Despite being one of those big powers because of his dragon heritage and supernatural abilities, James considers himself a social outsider, a kid who wants to learn and above all else wants to belong. He faces the struggle of wanting to fit in and be normal, while simultaneously wanting to be unique and special. He is in a war with himself both through his desire to lead a normal human life and his need to fulfill a destiny that has been inscribed onto him.

To read more about Charles de Lint, you can visit his website at http://www.sfsite.com/charlesdelint/  and can read more about The Painted Boy at http://www.sfsite.com/charlesdelint/painted-desc01.htm .

Taboos and Tattoos

A review of Jon Martin Watts’ Flights of Passage in Tesseracts 14: Strange Canadian Stories.
By Derek Newman-Stille

In the short story Flights of Passage, Watts explores the social taboo against inbreeding and creates a society which can trace its descent entirely to one ancestor that crashed on their planet. This society, far from being made up of mutated or genetically damaged people is made up of a group of people with very similar appearance – so similar, in fact that they have to use facial tattooing in order to be able to distinguish between one another.

This society, having only one ancestor (and her child) has had to adapt to a world where the technology that was once used to visit this world is no longer available. They adapted indigenous materials to create a society whose technology matched their environmental circumstances.

Watts explores rights of passage in a society that depends on the high-risk behaviour of gliding in order to catch their prey – the flying animals called Griffins. He explores the changes in cultural context and behaviours over time as a society learns to adapt and adjust their circumstances and the assumption of primitivism that come from the advanced society that visits their world and examines them from afar and reacts with horror at their inbreeding practices.

Despite the fact that the idea of inbreeding causes a visceral reaction of disgust in most people, Watts is able to explore a society that is able to adapt to this and learn not to react with horror to the practice. Flights of Passage stretches one’s comfort zone and makes them explore taboos and assumptions about primitivism.

To explore this and other volumes of the Tesseracts books, visit the Edge website at http://www.edgewebsite.com/

Chadwick Ginther Interview

An Interview of Chadwick Ginther by Derek Newman-Stille

After reading Thunder Road, I knew I had to interview Chadwick Ginther. I had a great opportunity to talk to him

Cover Photo of Thunder Road Courtesy of Chadwick Ginther

earlier this week and get some of his insights about the role of mythology in modern Canada, regionality in Canadian SF, the significance of tattoos, and the future of Canadian mythic fiction.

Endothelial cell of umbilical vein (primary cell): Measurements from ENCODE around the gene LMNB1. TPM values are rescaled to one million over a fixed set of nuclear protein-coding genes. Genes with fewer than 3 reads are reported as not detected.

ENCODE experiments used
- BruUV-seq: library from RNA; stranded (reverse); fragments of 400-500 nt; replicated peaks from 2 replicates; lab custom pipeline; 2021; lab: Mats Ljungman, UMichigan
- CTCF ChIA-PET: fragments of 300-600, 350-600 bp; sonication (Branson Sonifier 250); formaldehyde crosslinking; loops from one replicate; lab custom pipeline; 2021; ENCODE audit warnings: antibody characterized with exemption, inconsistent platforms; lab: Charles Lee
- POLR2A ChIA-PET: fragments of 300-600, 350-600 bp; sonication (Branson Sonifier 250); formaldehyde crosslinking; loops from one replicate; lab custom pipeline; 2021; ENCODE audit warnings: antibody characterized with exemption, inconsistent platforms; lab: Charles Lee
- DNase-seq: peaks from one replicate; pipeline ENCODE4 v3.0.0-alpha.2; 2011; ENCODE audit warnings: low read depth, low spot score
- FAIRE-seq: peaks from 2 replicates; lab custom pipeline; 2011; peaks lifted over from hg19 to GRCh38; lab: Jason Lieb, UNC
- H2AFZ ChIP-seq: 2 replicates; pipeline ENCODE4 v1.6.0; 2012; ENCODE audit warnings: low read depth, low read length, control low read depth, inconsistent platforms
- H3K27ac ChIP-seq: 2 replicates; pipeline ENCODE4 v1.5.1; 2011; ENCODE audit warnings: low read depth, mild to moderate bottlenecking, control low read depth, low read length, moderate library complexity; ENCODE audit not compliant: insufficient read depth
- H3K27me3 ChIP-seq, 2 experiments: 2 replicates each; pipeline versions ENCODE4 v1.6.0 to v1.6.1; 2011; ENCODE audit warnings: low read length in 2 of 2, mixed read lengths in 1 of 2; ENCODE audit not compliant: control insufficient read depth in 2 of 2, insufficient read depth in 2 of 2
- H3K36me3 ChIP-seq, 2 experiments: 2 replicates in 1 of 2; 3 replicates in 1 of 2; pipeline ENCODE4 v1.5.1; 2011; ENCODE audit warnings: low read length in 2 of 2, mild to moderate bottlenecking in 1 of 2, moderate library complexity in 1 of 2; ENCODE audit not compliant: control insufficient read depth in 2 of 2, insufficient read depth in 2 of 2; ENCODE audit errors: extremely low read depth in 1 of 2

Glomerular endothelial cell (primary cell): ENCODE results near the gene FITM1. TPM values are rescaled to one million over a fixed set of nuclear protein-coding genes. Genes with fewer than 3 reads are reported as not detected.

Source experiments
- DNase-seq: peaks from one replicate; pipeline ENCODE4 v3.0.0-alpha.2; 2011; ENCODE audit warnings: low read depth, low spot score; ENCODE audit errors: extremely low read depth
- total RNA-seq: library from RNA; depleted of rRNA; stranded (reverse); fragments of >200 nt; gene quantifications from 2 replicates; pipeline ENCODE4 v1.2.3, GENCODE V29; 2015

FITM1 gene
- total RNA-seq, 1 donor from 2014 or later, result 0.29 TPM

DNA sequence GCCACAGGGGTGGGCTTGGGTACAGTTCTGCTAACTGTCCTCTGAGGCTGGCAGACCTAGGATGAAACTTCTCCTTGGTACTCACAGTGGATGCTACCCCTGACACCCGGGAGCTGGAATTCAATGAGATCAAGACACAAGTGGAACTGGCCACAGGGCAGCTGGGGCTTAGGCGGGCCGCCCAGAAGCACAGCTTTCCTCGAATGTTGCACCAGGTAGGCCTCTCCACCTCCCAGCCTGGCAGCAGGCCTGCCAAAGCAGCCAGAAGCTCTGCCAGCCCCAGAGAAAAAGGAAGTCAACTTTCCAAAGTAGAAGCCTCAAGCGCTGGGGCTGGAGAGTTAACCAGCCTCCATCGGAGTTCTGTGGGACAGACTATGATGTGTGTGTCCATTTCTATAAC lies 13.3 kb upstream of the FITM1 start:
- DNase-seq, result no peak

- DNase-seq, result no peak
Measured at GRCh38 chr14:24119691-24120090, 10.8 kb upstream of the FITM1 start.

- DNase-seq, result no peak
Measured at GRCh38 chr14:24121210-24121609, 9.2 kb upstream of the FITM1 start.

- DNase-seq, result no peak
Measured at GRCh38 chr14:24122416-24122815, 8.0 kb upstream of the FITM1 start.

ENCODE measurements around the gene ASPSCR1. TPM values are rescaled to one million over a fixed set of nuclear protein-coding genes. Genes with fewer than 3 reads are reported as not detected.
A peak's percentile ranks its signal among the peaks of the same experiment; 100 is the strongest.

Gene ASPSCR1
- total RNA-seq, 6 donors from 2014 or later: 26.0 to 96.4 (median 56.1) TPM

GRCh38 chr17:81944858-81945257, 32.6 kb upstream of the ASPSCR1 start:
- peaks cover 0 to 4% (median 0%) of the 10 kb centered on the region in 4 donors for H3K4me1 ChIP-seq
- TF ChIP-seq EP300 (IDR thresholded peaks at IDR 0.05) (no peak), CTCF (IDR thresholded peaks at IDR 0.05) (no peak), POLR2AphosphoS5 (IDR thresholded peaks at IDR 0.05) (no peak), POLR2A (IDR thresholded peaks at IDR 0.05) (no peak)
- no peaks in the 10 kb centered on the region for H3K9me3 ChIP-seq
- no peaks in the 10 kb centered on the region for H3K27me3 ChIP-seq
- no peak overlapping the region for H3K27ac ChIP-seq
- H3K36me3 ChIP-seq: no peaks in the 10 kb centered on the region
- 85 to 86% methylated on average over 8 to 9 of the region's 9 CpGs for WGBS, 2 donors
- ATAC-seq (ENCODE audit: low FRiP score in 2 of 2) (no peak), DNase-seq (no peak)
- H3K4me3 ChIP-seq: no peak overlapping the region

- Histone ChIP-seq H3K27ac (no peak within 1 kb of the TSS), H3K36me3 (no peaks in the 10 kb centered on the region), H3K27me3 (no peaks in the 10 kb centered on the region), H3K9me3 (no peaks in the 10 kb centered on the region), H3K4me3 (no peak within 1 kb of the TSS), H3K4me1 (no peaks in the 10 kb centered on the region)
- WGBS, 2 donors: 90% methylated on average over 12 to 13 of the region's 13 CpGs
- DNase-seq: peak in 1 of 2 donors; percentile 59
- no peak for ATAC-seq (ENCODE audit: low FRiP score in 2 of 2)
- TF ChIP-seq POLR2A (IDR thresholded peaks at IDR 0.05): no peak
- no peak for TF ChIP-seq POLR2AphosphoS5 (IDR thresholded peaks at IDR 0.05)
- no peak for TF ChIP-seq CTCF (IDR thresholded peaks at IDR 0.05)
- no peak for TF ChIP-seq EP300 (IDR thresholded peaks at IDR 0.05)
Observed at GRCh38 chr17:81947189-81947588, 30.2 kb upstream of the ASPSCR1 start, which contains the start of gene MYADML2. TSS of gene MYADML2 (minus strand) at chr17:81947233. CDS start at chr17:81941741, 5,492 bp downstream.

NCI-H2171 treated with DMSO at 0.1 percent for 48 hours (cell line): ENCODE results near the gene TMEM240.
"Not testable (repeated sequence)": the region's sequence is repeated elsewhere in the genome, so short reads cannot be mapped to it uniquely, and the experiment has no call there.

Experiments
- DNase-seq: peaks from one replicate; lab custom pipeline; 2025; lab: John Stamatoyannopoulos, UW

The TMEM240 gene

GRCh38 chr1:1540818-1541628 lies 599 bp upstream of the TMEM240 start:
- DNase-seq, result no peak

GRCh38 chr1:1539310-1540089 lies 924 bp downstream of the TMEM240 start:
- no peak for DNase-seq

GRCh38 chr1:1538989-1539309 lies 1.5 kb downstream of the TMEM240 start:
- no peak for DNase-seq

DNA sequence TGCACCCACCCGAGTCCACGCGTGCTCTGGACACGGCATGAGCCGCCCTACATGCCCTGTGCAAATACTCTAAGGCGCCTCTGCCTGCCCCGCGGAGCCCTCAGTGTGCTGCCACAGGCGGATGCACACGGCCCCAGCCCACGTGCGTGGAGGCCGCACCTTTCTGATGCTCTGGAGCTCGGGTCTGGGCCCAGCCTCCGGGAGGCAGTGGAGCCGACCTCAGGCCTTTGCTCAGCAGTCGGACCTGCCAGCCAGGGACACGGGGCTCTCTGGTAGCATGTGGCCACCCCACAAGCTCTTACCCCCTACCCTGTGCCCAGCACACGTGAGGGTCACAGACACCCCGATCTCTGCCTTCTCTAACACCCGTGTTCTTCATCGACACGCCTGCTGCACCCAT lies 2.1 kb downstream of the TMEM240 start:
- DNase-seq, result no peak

I want to thank Chadwick Ginther for being willing to do an interview for Speculating Canada, and I will let him introduce himself and his work below.

Spec Can: Could you tell us a little bit about yourself to start this interview?

Chadwick Ginther: I was raised in small town Manitoba, the town of Morden, to be precise, and grew up loving comics, tabletop roleplaying games, and fantasy novels. After bouncing around the province for a while after high school, I settled in Winnipeg. I have been a bookseller for the last eleven years, acting as the catalogue buyer and doing day to day curation for most of our genre books (Crime & Mystery, Horror, Science Fiction & Fantasy, and Graphic Novels). I still love comics, tabletop roleplaying games, and fantasy novels.

Spec Can: What was it like to finish your first novel for publication?

Chadwick Ginther: It felt great, though in fairness, Thunder Road was not the first novel I finished and submitted for publication. It was the first one to get that long-craved “yes.” I think Thunder Road was also the easiest first draft I’ve ever written, Ted’s voice came very early on, and didn’t require much fine tuning. Seeing my name on the spine of a real book was something I’d been working toward as long as I’ve been writing, so for it to happen with this book, which has so much of my home within it, is a special treat.

Spec Can: Your novel Thunder Road was about the Norse in a Canadian environment. What got you interested in the Norse?

Chadwick Ginther: I’ve been reading Norse Mythology almost as long as I’ve been reading, although I did stumble upon the Greek Myths first (the names were more familiar to me then–thank you Mighty Hercules cartoon!). But after I devoured D’Aulaires’ Book of Greek Myths I went back to the library for D’Aulaires’ Book of Norse Myths and never really looked back. The Norse gods seemed more real—more human—to me even then. Not only could they die, but most of them knew when, where and how it was going to happen. The inevitability of Ragnarök fascinated me. In fact, I checked that D’Aulaires’ book out of the library so often, the librarian eventually (and delicately) suggested that perhaps another little boy might want to learn about Norse Mythology. That didn’t seem very likely to me at the time, but funny story, there was such a boy. In a strange coincidence, he also grew up to be a bookseller and writer. He even showed up at my book launch. I guess he forgave me for Bogarting the D’Aulaires’ books, as he bought a copy of Thunder Road.

Spec Can: How were you able to blend a Norse cosmology with Canadian ideas?